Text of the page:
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Turkey State Banks Prop Up Lira Ahead of Syria Incursion

Asli Kandemir, Constantine Courcoulas and Kerim Karakaya
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Turkey State Banks Prop Up Lira Ahead of Syria Incursion

(Bloomberg) -- The lira weakened as Turkey began a military offensive into northeastern Syria, stymieing efforts by state banks to buttress the currency through dollar sales.

The Turkish currency reversed earlier gains to fall almost 1% after President Recep Tayyip Erdogan announced the cross-border operation. The losses picked up even as state lenders increased the amount of dollars they were selling to the market, according to people with knowledge of the matter, who asked not to be identified because the information isn’t public.

Earlier, the state banks sold U.S. currency around the 5.84 per-dollar mark, the people said. The lenders bought the equivalent of about $1 billion of lira on Monday and Tuesday, according to two of the people. The currency was trading down 0.6% at 5.8630 per dollar as of 6:50 p.m. in Istanbul.

The currency posted its biggest decline since early August on Monday, amid concern that Turkey and the U.S. were lurching toward a fresh diplomatic crisis over Ankara’s plans in Syria. While American President Donald Trump tacitly endorsed the operation on Sunday, a day later he threatened to “obliterate” Turkey’s economy if it did anything he considered “off limits.”

The dollar sales may revive a debate about the strength of the central bank’s foreign-currency buffers, which surfaced in the weeks leading up to municipal elections in March. At the time, state banks were said to have sold between $10 billion and $15 billion to stem the lira’s depreciation.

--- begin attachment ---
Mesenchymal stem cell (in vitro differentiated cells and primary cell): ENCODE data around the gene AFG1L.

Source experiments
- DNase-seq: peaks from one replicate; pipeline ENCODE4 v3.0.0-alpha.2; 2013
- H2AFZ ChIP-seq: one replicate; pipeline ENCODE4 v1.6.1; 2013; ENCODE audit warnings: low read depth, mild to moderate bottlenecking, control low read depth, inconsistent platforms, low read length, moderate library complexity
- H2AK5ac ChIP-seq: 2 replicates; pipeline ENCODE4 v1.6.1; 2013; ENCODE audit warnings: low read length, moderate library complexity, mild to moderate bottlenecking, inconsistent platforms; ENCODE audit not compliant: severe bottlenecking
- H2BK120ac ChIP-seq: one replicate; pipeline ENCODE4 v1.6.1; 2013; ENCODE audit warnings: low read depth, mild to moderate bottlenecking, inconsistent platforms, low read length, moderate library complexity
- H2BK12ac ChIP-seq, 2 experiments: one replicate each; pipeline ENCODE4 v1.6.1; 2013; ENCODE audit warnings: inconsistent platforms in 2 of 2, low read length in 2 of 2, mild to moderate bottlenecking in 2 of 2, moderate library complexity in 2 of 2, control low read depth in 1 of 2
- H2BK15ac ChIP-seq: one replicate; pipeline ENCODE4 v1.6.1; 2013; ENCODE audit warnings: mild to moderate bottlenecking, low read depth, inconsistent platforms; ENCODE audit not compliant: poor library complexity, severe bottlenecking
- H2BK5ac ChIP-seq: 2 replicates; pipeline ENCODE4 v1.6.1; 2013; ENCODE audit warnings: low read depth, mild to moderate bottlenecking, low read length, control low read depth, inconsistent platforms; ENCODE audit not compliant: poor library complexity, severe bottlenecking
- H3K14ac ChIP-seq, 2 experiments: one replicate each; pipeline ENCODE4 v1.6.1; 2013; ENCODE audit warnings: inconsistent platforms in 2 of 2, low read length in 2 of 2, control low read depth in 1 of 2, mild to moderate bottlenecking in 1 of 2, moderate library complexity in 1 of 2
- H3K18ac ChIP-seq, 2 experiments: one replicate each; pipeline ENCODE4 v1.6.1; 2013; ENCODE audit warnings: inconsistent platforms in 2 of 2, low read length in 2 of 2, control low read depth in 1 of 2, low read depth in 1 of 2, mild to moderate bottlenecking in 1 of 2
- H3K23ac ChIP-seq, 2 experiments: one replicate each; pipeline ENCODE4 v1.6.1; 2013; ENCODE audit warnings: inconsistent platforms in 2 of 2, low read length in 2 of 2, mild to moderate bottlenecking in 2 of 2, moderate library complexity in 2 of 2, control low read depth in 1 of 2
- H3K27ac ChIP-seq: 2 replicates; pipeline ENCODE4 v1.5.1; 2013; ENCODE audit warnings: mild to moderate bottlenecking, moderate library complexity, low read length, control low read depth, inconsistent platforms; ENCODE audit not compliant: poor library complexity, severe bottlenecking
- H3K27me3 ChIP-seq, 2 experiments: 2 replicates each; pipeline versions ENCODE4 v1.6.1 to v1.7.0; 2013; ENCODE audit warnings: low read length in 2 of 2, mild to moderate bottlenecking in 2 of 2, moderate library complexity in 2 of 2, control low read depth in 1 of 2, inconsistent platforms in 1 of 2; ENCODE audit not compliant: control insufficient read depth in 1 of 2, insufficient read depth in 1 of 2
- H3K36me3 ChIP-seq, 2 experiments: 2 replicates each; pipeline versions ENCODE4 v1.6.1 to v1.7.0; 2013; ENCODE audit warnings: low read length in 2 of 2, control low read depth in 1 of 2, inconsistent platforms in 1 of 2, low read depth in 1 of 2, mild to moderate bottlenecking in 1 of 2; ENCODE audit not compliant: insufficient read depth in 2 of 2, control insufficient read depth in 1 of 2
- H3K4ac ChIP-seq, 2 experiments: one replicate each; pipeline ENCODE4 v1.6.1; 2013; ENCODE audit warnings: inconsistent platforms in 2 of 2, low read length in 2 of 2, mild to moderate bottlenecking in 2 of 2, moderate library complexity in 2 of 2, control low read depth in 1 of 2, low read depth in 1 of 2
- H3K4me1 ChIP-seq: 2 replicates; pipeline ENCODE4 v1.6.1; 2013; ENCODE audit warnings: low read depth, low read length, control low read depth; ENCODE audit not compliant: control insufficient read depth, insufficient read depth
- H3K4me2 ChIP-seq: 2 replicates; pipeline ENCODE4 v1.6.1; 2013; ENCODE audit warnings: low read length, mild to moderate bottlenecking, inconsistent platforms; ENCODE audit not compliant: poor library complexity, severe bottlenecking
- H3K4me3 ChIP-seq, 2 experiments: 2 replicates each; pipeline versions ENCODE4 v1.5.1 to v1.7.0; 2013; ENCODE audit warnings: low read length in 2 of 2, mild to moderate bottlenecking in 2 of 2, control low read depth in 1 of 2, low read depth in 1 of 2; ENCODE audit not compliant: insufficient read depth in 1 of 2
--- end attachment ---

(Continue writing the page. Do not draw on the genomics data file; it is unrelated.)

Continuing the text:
“The central bank doesn’t have sufficient foreign reserves to intervene on a large scale for a prolonged period,” said Piotr Matys, a strategist at Rabobank in London.

Reserve Debate

Turkey has $35.7 billion of international reserves, up from $26.1 billion in March, according to official data. Still, in a report published Tuesday, Capital Economics said Turkey’s gross external financing requirements as a share of the cash buffer were among the highest in emerging markets.

“Turkey’s poor external position means that the mere threat of more action would weigh on the lira and may force the central bank to reverse its easing cycle,” wrote Jason Tuvey, a senior emerging-markets economist at Capital Economics in London.

Since July, the Turkish central bank has slashed borrowing costs by 750 basis points, a front-loaded easing effort designed to boost the economy after its first recession in the decade. The looser monetary conditions, however, threaten to erode the currency’s yield appeal, exposing it to shifts in investor appetite.

Still, there was little sign of distress in other corners of the market. One-month implied volatility on the Turkish lira -- a gauge of expected price swings -- fell for a second day. The Turkish government’s 10-year benchmark bond advanced, with the yield dropping 15 basis points to just under 14%.

While the lira could weaken toward 5.95 against the dollar, “we do not think these geopolitical complications will ultimately trigger another major re-pricing,” analysts at Credit Suisse in London, including Nimrod Mevorach, said in a note.

(Updates prices throughout)

--With assistance from Cagan Koc.

To contact the reporters on this story: Asli Kandemir in Istanbul at akandemir@bloomberg.net;Constantine Courcoulas in Istanbul at ccourcoulas1@bloomberg.net;Kerim Karakaya in Istanbul at kkarakaya2@bloomberg.net

To contact the editors responsible for this story: Onur Ant at oant@bloomberg.net, ;Dana El Baltaji at delbaltaji@bloomberg.net, Paul Wallace, Alex Nicholson

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